If you're old enough to imagine your dead body being carted away, you're probably old enough to remember " Meat Wagon Action Set ," the sidesplitting (oops—wrong metaphor!) parody ad that first aired on Saturday Night Live in 1977. It looked like an ordinary commercial for a kids' race-car set until one car crashed and burst into flames. That's when the flagship vehicle arrived: an ambulance that picked up the bodies and hauled them away. In the background, you could hear the manly jingle, " Meat Wagon ... "
Back then, "meat wagon" was just slang for ambulance . No more. It's about to become quite real. Here's the skinny (oops—bad metaphor again!) from Rob Stein of the Washington Post . Backed by a three-year federal grant,
New York City is working on a plan to deploy a special ambulance to collect the bodies of people who have died suddenly from heart attacks, accidents and other emergencies and try to preserve their organs. If the "rapid-organ-recovery ambulance" succeeds, officials would like to expand the unique pilot program citywide with a fleet of ambulances and eventually duplicate it in other cities.
Stein explains how the plan would work:
Once all hope for resuscitation was gone, and as long as no family members objected, the victims' bodies would be transferred to the organ ambulance team, even if the victims' willingness to be organ donors was unclear. The crew could then perform measures on the body to prevent the organs from deteriorating, including chest compressions with an automated device and pumping oxygen into the lungs through a tracheal tube to keep blood and oxygen flowing. The crew might also administer the blood-thinning drug heparin to prevent clots while speeding to Bellevue. At the hospital, doctors could take additional steps, such as inserting a plastic tube known as a cannula into an artery, usually in the groin, to infuse the body with fluids to cool and preserve the organs. Organ bank workers would then assess whether the person was a suitable donor, determine whether they had an organ donor card or were listed on an organ donor registry, and try to locate a family member to give consent.
As you can imagine, the plan is freaking some people out. One bioethicist calls it "disgusting." But let's step back and understand what's going on here: Medicine is becoming ever more efficient and rational. Thanks to improving technology, organs that were previously useful only to their owners are now useful to other people, too. This has created pressure on doctors to think about dying people as resources, not just as patients. This pressure, in turn, has driven a movement to loosen organ-collection rules so that people who aren't yet brain-dead can be prepped for harvesting.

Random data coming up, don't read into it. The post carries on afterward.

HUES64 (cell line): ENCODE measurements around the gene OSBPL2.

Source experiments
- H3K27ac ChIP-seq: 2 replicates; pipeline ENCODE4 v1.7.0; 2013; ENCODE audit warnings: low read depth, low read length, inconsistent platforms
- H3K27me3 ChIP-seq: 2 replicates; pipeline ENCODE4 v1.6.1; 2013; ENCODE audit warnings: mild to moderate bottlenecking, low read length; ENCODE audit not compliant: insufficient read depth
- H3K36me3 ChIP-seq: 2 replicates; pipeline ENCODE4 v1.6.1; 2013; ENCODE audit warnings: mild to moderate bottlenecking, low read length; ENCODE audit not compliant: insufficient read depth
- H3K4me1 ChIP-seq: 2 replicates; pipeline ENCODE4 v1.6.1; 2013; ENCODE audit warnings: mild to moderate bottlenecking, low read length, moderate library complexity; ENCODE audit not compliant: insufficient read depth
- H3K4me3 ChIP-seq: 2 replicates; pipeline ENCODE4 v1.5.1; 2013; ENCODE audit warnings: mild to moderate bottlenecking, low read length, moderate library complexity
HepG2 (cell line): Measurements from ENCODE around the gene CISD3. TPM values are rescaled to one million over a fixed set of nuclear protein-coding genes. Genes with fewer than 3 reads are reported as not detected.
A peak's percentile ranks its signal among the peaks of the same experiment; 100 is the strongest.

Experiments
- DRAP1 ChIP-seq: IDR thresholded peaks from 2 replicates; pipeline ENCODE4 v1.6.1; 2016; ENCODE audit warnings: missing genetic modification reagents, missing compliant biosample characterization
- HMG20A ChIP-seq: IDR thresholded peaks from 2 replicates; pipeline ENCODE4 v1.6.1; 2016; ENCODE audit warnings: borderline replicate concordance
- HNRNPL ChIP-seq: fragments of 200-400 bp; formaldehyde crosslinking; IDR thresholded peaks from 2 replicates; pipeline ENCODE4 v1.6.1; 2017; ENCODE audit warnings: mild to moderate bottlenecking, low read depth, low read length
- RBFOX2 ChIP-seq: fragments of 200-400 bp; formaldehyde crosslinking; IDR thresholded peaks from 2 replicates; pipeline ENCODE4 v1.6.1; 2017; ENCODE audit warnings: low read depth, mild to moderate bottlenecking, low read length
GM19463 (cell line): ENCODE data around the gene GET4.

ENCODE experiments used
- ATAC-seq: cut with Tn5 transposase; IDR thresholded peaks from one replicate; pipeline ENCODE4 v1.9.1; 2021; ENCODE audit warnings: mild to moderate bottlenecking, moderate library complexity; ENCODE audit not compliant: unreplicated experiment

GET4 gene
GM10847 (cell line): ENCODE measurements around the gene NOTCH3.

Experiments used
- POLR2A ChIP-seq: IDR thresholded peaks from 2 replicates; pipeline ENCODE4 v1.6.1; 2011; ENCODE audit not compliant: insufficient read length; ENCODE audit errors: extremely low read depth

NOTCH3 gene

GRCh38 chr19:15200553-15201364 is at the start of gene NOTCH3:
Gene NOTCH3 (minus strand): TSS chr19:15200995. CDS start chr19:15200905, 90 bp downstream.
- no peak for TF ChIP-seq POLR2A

Meat wagons are the next step. They advance the rationalization of organ harvesting from the hospital to the street. Instead of letting perfectly good innards go to waste, they go out and get them.
If this creeps you out, you're not alone. But remember Human Nature's first law : In technology, bad things don't happen because they're bad. They happen because they're good. Nearly 100,000 Americans are officially waiting for organ transplants. Just yesterday, a friend of mine disclosed that her kidneys are failing, and she needs a donor. When you think about all these people, it seems crazy that healthy organs are being routinely thrown away with their owners. Stein reports:
Currently, New York City paramedics try for about 30 minutes to revive patients whose hearts have stopped before declaring them dead, while a doctor monitors their efforts remotely. The bodies are then taken to a funeral home, morgue or medical examiner's office.
The meat-wagon plan would end this presumption of nondonation. But the shift of presumption wouldn't start at death. It would start beforehand. Things you would never do to a hopelessly dying loved one—automated chest compressions, oxygen pumping, and injections of blood thinners of preservatives—make perfect sense when you start to think of that person as a failing organ bank. Nature doesn't give you the luxury of waiting for total, irreversible death. She starts ruining organs well before that. If you want them, you have to move fast.
Meat wagons won't be the last step in the movement toward efficient organ harvesting. The next steps are already underway. As Stein points out, the compressions and injections would begin on board the meat wagon "even if the victims' willingness to be organ donors was unclear," in order to keep open the harvesting option while organ collectors hustle to locate family members and lobby them for consent.
The next barrier to go will be the five-minute rule. Under the current plan, Stein reports, "The organ team would wait five minutes after EMTs give up on resuscitation, to create a clear demarcation between efforts to save lives and those to preserve organs." But in those five minutes, lots of organs will spoil. Once we've accepted the idea that dying people are also organ banks, it's hard to see why we'll tolerate this delay. We'll probably shorten it a minute at a time.
We'll also dispense with the distinction between ambulances and meat wagons. For now, officials are determined to keep these functions in separate vehicles, so families and neighbors don't freak out when the ambulance shows up. But in the long run, it makes no sense to have a vehicle on the scene that can do only half the job. I can't imagine cities assembling, staffing, and dispatching fleets of meat wagons when they already have fleets of ambulances ready to be dually equipped.
Until then, fear not the meat-wagon siren. As long as you can hear it, it wails not for thee. At least, not yet.
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